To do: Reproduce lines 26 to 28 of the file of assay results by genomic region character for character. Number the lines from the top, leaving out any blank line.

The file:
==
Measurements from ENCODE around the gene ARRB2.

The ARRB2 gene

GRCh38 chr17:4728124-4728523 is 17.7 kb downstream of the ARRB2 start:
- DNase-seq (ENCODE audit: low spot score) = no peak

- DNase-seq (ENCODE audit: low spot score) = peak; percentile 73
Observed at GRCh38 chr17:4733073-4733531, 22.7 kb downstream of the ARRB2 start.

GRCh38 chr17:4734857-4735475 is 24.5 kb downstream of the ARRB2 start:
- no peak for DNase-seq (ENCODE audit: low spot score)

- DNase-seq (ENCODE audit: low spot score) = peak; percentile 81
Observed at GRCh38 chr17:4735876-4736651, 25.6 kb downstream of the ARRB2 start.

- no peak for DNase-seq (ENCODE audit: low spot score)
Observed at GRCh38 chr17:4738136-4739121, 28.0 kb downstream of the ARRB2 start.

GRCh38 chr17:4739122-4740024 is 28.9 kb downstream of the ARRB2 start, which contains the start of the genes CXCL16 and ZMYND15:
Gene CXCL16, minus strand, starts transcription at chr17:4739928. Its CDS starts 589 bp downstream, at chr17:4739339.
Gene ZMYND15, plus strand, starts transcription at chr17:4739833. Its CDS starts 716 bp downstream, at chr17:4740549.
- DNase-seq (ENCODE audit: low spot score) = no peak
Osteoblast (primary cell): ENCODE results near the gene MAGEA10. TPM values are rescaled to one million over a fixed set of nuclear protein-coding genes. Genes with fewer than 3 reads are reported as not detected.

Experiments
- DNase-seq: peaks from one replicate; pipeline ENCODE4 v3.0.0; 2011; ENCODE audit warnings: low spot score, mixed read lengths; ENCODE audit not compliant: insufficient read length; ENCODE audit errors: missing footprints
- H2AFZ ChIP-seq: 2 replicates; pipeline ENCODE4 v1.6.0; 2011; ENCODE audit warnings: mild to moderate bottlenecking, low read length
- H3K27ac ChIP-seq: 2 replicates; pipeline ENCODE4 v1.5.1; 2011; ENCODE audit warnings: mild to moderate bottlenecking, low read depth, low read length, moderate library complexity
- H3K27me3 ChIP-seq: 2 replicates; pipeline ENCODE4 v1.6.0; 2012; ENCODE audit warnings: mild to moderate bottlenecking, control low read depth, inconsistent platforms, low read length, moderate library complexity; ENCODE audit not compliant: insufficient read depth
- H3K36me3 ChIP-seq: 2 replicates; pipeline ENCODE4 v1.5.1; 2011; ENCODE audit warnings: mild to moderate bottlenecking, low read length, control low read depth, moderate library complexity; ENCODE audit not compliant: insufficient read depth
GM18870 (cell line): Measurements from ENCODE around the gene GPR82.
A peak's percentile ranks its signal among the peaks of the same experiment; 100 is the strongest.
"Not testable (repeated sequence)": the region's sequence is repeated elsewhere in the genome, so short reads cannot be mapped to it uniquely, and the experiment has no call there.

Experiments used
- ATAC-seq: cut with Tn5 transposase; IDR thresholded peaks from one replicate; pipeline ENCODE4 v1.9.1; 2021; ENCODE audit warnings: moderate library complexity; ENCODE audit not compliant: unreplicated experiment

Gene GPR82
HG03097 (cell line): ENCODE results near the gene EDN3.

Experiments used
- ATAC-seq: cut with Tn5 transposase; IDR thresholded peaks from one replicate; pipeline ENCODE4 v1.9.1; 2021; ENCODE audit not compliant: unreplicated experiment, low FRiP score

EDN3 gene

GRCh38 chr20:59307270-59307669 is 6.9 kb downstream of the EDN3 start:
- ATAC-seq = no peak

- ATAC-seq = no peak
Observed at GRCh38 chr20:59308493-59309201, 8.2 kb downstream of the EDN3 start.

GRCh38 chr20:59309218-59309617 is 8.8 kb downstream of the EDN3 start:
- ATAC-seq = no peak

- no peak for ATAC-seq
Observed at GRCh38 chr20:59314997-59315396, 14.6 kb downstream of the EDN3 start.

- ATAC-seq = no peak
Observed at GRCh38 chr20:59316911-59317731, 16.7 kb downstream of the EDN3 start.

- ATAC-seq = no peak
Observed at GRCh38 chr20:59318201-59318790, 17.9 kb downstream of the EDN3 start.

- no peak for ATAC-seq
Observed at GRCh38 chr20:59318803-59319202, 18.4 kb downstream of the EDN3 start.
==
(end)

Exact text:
"Not testable (repeated sequence)": the region's sequence is repeated elsewhere in the genome, so short reads cannot be mapped to it uniquely, and the experiment has no call there.

Experiments used
- ATAC-seq: cut with Tn5 transposase; IDR thresholded peaks from one replicate; pipeline ENCODE4 v1.9.1; 2021; ENCODE audit warnings: moderate library complexity; ENCODE audit not compliant: unreplicated experiment